induced by the precipitation of the sigma phase and chromium carbide M23C6. A reactivation current density peak (ir) was not apparent in the reactivation scan of the solution-treated samples (Fig. 5(a)), which indicates a lack of a chromium-depleted zone in the solution-treated samples. After being aged at 650 °C as shown in Fig. 5(b)–(e), the reactivation current density peaks in the DL-EPR curves indicate chromium-depleted zones at grain boundaries in the aged samples. In addition, ir and ia did not occur at the same potential, which was attributed to the ohmic resistance drop [47]. The difference between the potentials of ir and ia was also reported in earlier studies of duplex stainless steel [48–50]. A second anodic peak (i2) was observed in the passive range in the activation scan of DL-EPR curves for all specimens at different heat treatment conditions, as shown in Fig. 5(a)–(f). According to Ref. [51], the origin of the second anodic peak was attributed to the dissolution of the copper-rich corrosion product layer in sulfuric acid, and the chromium-depleted zone at the grain boundary had a negligible effect on the second anodic current peak. Therefore, the second anodic current peak did not influence the DL-EPR test of the IGC, which was induced by the chromiumdepleted zone around the grain boundary of Ti-modified Super304H austenitic stainless steel in this study.

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Fig. 6. (a) Anodic polarization curve of the samples containing 6.1% delta-ferrite in the 0.5 M H2SO4 + 0.01 M KSCN solution at 25 °C and (b) current transient behavior in the potentiostatic etching tests, at an applied potential of +0.1 V vs. SCE for 300 s in the 0.5 M H2SO4 + 0.01 M KSCN solution at 25 °C, of the samples containing 6.1% delta-ferrite with and without anodic polarization.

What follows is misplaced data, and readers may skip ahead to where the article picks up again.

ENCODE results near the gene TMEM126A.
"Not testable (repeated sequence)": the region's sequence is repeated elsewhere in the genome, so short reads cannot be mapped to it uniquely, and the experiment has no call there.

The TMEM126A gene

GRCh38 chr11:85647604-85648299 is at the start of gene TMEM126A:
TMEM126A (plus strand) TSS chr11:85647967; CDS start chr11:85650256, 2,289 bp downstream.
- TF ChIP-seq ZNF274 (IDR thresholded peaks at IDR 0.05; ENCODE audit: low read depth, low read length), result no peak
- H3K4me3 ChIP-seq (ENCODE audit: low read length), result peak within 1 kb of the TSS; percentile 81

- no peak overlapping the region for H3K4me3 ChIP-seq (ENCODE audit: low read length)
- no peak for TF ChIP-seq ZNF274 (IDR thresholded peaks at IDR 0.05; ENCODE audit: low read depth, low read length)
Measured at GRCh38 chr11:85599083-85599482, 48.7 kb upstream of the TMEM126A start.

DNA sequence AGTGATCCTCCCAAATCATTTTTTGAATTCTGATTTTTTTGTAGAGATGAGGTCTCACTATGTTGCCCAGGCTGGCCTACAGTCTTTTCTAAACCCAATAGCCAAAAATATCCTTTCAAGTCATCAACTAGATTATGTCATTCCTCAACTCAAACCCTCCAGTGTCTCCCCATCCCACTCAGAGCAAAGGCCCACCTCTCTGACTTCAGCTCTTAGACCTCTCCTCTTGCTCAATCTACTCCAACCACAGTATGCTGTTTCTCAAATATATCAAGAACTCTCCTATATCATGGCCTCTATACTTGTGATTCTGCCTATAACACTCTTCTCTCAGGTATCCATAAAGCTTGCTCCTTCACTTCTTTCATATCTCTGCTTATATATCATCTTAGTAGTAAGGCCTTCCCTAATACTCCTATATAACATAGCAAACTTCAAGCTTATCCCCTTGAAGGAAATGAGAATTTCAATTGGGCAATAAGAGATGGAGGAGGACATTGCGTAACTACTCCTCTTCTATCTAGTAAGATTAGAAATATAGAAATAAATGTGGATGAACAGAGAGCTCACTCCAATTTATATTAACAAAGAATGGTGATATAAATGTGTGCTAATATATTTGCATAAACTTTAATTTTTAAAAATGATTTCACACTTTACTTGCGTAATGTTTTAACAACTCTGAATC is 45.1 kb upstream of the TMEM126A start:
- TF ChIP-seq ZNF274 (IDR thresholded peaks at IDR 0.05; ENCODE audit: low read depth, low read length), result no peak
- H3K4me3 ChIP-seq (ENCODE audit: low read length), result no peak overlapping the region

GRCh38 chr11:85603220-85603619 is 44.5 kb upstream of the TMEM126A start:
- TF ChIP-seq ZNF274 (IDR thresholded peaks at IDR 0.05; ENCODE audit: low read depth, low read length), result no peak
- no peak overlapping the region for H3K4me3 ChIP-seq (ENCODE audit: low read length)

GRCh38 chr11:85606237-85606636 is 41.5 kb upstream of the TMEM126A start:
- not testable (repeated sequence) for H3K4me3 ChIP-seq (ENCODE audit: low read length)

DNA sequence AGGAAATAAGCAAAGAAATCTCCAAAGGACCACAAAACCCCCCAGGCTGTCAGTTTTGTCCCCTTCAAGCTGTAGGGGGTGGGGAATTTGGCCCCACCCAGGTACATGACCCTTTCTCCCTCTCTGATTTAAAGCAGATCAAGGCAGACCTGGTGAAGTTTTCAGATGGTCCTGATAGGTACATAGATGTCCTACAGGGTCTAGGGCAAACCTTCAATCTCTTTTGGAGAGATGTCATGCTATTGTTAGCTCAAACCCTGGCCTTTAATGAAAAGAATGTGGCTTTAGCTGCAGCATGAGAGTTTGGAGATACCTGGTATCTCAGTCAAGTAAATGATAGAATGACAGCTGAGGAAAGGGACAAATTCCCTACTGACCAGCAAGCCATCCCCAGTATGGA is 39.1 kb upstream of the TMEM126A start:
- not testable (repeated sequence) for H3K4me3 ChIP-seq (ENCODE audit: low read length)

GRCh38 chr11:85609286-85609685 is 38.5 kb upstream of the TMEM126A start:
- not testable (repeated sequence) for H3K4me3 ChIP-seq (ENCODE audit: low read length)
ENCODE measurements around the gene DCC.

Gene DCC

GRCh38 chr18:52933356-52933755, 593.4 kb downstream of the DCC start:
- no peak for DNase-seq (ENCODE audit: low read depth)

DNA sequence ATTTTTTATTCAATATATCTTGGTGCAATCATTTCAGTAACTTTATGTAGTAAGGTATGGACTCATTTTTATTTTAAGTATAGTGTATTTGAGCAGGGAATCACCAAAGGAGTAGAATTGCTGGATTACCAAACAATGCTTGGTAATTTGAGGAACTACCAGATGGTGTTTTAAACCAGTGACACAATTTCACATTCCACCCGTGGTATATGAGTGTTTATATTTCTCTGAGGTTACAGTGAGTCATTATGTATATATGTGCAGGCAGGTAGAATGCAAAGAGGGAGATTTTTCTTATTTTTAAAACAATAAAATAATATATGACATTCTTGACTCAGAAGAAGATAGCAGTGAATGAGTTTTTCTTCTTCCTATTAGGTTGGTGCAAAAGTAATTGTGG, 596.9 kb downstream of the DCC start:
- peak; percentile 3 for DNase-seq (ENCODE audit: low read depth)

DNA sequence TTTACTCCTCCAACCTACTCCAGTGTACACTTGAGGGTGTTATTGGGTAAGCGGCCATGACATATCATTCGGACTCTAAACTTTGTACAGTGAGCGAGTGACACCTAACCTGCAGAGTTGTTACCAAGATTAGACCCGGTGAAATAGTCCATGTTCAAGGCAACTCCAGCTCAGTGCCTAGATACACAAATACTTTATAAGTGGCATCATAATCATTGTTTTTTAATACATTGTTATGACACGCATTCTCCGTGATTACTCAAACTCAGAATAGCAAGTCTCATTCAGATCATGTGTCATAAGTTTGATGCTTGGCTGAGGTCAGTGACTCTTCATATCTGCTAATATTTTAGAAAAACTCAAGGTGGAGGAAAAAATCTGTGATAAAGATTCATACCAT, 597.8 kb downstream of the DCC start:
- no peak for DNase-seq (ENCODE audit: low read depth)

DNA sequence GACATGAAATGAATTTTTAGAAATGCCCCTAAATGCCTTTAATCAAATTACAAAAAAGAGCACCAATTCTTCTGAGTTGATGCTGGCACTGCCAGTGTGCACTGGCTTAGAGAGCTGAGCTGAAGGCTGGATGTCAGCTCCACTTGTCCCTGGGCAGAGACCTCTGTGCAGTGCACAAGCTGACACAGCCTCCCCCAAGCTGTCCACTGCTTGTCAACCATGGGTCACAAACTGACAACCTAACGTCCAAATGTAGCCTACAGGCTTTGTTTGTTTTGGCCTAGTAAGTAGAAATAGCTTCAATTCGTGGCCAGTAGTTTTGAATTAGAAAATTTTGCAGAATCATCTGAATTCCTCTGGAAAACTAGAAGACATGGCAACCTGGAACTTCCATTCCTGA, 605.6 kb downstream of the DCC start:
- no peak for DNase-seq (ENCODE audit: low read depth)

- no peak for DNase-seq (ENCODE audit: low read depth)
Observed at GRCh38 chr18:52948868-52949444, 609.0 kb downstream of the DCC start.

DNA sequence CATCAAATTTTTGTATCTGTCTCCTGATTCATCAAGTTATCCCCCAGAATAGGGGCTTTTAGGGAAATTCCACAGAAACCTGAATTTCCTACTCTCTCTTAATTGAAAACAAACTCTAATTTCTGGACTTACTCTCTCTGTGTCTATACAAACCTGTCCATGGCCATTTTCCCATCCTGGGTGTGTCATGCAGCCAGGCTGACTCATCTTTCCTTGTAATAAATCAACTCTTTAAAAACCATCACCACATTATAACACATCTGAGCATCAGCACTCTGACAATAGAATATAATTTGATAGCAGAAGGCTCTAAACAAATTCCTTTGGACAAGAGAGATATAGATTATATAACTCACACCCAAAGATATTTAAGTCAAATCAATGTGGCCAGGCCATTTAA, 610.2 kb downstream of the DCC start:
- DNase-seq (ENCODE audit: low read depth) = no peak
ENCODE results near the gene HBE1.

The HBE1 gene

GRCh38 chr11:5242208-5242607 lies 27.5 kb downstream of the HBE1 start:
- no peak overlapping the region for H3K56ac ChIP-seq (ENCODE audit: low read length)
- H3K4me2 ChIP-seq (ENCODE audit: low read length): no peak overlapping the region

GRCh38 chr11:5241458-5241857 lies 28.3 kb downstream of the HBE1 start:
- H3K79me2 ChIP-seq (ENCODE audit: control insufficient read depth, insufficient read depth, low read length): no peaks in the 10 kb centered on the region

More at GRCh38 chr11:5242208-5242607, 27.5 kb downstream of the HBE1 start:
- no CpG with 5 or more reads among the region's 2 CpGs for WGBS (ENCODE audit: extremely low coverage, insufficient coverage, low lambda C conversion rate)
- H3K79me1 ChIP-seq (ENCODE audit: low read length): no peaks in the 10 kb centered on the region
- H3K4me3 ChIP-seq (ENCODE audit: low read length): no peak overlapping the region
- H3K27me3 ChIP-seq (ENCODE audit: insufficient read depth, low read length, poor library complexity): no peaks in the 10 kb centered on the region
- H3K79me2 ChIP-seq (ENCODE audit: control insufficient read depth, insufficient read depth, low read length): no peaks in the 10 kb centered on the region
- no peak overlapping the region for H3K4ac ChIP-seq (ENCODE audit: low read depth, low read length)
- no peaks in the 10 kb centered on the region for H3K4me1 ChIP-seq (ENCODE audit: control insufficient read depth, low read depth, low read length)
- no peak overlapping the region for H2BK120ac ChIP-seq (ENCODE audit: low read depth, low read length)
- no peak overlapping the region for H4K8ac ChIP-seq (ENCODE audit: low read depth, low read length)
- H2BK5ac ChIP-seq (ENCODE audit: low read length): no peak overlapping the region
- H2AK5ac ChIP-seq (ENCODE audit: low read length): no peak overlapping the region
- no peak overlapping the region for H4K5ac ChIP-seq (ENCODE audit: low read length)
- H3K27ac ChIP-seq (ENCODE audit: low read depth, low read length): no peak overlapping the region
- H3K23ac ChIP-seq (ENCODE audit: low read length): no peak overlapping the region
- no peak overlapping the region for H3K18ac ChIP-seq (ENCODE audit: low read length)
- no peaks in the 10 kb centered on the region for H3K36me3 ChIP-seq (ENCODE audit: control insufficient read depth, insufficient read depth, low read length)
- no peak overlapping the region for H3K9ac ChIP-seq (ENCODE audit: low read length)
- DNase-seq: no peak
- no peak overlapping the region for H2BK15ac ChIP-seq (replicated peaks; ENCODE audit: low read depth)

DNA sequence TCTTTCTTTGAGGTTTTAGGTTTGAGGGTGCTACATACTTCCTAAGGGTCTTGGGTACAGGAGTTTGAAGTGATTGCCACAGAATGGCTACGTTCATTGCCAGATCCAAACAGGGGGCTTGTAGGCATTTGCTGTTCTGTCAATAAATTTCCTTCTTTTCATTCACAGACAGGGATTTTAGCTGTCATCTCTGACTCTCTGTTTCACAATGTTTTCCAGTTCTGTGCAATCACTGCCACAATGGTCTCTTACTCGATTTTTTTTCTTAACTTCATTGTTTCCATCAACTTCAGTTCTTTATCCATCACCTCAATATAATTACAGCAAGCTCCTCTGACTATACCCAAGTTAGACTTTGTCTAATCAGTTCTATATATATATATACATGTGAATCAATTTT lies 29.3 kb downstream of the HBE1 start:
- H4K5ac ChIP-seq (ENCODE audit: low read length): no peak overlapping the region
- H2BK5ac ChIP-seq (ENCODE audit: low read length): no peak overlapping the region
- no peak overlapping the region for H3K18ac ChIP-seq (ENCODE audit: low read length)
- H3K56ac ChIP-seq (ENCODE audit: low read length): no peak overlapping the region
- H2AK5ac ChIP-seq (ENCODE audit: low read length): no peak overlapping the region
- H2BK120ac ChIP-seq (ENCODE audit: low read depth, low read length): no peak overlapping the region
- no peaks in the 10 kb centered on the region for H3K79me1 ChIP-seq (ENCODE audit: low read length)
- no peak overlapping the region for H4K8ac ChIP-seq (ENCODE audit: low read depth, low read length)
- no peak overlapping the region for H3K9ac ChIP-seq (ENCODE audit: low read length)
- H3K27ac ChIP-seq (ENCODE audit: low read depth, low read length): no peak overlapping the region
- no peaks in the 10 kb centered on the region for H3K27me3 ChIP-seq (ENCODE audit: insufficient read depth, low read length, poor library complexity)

In order to better understand the origin of the second anodic peak, the electrochemical tests were performed on the solution treated samples containing 6.1% delta-ferrite in the 0.5 M H2SO4 + 0.01 M KSCN solution at 25 °C. The electrochemical tests included following cases: (a) The samples were anodically polarized from 0.6 V vs. SCE to 0 V vs. SCE at a scan velocity of 6 V/h, and subsequently potentiostatic etched at +0.1 V vs. SCE for 300 s. (b) The samples without anodic polarization were potentiostatic etched at +0.1 V vs. SCE for 300 s. Fig. 6(a) shows the anodic polarization curve of the solution treated sample containing 6.1% delta-ferrite in the 0.5 M H2SO4 + 0.01 M KSCN solution at 25 °C. Fig. 6(b) presents the current transient behavior in the potentiostatic etching tests of the samples containing 6.1% delta-ferrite with and without anodic polarization. A current peak (indicated by arrow in Fig. 6(b)) existed in the current transient curve of the sample with anodic polarization, indicating that the active dissolution occurred at +0.1 V vs. SCE. The current transient curve of the sample without anodic polarization reveals that the austenite and delta-ferrite matrix in the solution treated sample were passivated at +0.1 V vs. SCE as shown in Fig. 6(b), and hence did not contribute to the second anodic peak. The OM image of the sample after anodic polarization from 0.6 V vs. SCE to 0 V vs. SCE at a scan velocity of 6 V/h was shown as Fig. 7(a). It can be seen that a corrosion product layer formed on the surface of the sample after anodic polarization, as shown